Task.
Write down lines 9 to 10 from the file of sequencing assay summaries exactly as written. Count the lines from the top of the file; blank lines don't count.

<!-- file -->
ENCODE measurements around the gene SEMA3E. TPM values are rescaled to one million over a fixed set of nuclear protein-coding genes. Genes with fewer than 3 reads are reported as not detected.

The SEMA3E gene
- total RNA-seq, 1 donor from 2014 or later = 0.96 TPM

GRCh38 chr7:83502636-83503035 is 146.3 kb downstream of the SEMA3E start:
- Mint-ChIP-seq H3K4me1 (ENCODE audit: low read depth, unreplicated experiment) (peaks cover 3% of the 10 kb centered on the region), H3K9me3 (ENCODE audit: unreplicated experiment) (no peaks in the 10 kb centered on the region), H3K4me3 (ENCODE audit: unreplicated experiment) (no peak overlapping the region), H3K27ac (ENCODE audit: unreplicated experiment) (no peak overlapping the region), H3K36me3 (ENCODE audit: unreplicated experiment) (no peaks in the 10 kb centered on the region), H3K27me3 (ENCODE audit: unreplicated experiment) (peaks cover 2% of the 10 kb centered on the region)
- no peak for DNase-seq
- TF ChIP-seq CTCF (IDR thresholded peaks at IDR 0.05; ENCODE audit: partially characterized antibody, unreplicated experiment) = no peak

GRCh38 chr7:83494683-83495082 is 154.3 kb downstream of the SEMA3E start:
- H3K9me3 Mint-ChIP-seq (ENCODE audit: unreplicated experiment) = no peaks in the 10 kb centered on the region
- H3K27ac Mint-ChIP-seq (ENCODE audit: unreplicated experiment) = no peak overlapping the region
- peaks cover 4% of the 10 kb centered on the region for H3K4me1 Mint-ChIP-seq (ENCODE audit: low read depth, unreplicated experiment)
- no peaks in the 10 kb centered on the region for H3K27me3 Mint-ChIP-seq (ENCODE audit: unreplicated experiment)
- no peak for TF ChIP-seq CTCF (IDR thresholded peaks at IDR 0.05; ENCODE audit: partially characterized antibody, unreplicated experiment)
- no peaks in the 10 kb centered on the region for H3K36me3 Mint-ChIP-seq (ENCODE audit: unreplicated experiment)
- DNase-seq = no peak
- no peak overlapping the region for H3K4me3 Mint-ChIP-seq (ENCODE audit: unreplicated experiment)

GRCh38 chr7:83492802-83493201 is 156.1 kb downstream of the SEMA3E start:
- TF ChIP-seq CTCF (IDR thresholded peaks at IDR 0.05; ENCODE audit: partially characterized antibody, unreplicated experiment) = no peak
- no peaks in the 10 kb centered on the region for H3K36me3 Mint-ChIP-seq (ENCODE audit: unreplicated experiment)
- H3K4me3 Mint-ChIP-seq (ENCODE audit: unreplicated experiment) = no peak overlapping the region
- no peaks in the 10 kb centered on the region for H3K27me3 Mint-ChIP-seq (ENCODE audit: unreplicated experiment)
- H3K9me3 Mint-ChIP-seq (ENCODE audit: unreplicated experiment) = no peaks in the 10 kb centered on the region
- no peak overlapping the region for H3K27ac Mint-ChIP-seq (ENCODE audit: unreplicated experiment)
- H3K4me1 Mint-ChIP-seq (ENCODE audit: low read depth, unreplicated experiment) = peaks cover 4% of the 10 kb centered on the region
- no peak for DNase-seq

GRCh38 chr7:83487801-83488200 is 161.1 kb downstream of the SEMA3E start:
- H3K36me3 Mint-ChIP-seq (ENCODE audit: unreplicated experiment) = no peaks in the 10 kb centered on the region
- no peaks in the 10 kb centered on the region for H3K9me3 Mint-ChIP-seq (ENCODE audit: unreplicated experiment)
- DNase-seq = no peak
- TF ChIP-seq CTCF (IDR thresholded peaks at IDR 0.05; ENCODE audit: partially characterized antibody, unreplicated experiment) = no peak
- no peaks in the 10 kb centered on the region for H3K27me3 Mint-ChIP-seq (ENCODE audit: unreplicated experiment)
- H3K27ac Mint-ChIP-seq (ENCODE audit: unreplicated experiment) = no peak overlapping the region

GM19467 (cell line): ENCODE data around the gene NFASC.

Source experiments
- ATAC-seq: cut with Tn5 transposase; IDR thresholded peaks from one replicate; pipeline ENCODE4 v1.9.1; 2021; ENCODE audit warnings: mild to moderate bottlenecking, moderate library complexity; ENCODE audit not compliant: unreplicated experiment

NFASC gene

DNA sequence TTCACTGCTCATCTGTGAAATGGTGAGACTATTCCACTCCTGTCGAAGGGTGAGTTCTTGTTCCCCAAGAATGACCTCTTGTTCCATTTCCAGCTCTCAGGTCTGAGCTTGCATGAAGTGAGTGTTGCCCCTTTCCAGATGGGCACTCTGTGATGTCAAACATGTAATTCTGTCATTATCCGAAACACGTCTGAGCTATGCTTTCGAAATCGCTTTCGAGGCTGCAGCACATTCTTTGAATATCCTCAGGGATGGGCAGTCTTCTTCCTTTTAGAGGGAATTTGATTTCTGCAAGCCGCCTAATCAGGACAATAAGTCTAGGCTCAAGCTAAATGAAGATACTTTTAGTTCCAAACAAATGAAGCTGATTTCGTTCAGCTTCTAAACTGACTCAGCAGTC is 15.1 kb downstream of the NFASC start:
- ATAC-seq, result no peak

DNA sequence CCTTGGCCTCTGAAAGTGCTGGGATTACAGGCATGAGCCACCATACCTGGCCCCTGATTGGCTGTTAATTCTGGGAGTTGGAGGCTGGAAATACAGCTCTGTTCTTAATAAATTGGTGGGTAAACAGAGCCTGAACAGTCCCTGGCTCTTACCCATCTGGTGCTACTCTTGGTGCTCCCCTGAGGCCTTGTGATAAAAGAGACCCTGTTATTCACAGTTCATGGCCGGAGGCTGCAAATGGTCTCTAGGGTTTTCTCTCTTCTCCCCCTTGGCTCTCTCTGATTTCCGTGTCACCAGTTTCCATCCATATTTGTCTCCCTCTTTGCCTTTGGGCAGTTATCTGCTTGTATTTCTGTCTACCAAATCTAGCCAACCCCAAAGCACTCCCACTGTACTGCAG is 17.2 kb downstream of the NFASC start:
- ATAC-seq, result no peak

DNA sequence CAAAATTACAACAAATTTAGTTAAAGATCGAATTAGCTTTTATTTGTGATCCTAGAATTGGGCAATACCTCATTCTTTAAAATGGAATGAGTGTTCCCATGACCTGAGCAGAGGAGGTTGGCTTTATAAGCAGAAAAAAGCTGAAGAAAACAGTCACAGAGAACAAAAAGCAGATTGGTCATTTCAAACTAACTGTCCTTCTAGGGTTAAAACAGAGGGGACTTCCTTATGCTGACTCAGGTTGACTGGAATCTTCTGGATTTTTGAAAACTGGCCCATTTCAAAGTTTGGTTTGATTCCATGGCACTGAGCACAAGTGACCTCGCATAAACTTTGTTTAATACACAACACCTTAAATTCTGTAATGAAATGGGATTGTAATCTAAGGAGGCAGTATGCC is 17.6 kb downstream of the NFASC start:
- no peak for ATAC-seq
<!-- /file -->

- H3K9me3 Mint-ChIP-seq (ENCODE audit: unreplicated experiment) = no peaks in the 10 kb centered on the region
- H3K27ac Mint-ChIP-seq (ENCODE audit: unreplicated experiment) = no peak overlapping the region